Anything else to you need to do to Miss Telescope? If you have cables running from the scope to a computer or other electronic device, disconnect them. If you are running the telescope off local AC power via extension cords, unplug the scope from them. You don’t want some bleary-eyed astronomer tripping over ‘em and causing damage to telescope or self or both. Believe me, that can and will happen. I have had people--those folks who never seem to use their own scopes but wander the field during the early hours--trip over a cable and spoil my goto alignment.
If you use an EZ-up or some other sort of picnic canopy I salute you. One will keep the dew off you and your accessories at night, rain off your stuff if that should happen during the course of the star party, and the Sun off your punkin if you hang out on the field in the daytime. You need to tie it down, though.
At one recent event I had my picnic canopy take to the air when a cold front passed through. What I neglected to do that time to prevent the tent from lifting off was to double-stake each of the EZ-up’s poles as described above. If the canopy features ropes that can be staked into the ground, great. If it doesn’t, rig some. Last thing you want when you walk onto the field in the morning is to hear your shade was last seen winging its way to the next county.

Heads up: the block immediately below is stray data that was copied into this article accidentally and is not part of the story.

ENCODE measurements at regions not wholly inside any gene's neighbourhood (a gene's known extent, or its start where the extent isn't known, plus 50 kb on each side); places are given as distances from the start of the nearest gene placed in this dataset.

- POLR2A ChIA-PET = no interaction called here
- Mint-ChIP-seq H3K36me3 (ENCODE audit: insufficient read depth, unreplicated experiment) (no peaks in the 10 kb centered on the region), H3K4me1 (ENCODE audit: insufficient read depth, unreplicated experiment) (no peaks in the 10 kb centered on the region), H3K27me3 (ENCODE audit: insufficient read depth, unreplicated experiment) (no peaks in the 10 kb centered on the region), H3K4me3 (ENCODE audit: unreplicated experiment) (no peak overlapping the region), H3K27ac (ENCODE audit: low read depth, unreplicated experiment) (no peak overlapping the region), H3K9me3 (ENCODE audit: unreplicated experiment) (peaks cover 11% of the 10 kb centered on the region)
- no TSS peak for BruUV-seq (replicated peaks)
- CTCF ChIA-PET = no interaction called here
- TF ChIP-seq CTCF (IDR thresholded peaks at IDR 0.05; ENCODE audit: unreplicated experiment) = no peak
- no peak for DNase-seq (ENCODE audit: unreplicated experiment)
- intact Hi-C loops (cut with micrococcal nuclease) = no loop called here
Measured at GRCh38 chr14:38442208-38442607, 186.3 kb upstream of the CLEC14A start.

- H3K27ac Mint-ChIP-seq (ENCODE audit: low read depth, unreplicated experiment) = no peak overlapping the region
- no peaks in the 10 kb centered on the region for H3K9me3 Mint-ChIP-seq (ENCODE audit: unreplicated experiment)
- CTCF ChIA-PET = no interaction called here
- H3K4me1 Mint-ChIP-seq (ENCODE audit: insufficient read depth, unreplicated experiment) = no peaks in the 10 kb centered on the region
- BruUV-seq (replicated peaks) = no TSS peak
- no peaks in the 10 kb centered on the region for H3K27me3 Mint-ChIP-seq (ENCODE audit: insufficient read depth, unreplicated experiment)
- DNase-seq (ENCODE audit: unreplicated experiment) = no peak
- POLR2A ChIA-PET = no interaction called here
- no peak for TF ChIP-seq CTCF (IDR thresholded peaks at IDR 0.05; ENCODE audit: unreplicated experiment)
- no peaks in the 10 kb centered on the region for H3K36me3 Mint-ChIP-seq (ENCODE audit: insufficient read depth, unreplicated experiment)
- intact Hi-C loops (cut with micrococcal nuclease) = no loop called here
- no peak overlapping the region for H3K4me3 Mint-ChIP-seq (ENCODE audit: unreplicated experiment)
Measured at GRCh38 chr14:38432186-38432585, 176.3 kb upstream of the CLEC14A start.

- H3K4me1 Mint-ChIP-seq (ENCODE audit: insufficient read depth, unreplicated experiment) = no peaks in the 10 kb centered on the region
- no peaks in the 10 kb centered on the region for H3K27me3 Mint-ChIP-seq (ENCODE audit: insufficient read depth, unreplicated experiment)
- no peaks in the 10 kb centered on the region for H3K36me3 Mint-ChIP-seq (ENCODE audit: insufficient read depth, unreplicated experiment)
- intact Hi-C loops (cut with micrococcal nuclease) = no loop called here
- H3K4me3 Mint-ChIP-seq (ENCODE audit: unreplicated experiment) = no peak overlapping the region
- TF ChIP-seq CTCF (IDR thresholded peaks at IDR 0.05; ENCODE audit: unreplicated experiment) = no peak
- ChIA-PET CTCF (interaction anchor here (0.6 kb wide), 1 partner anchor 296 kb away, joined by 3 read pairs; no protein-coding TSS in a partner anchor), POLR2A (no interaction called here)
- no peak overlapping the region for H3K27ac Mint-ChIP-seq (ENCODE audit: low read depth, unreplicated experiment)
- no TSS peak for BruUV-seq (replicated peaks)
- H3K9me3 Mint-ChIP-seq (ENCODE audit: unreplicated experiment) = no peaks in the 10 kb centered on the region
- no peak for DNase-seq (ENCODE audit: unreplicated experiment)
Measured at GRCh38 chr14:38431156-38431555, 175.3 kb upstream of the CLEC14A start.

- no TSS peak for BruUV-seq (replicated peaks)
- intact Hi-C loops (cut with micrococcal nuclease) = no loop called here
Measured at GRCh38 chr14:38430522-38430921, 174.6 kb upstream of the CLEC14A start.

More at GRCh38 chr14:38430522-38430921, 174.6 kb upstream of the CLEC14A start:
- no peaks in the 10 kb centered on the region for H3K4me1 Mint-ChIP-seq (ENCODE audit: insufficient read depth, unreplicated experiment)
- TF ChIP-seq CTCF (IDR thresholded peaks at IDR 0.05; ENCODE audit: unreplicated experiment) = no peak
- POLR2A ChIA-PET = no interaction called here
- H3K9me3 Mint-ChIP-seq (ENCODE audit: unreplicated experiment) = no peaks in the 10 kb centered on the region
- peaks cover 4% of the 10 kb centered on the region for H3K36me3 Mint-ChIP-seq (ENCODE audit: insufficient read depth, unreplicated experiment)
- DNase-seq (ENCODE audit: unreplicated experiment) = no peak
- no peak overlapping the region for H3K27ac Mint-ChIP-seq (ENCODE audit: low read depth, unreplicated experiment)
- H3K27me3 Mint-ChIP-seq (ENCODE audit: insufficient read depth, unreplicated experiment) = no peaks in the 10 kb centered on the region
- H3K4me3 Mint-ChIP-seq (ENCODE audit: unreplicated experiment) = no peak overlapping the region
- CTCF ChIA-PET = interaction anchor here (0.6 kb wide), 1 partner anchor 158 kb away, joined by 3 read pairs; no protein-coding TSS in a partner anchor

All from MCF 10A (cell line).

How about all the junk you’ve got set up next to the telescope? Depends. When it comes to eyepieces, I usually take them off the field with me. Again, I have never had a single problem with anybody getting a five-finger discount on my stuff, but even a case full of massive Ethoses is easy enough to haul off the field—so why not?
Other things? Maps, charts, notebooks, etc., etc., etc.? If it’s something that can be blown away by the wind, put it away in your vehicle or take it to your cabin with you. If you don’t use a picnic canopy, you will definitely need to protect anything that can be harmed by dew, which, unless you are in the desert, will come on heavy as dawn approaches. Don’t place your faith in books’ and atlases’ claims to be dew-resistant.
If you’ve got any food on the field—I like to have snacks on hand to take care of the midnight munchies—secure it. You are unlikely to have trouble with bears at most star parties, but raccoons are a distinct possibility east of the Mississippi, and ants are a certainty. Into an ice chest or a Tupperware container goes all the food. I have one plastic box designated to hold the Jack Links and granola bars I favor.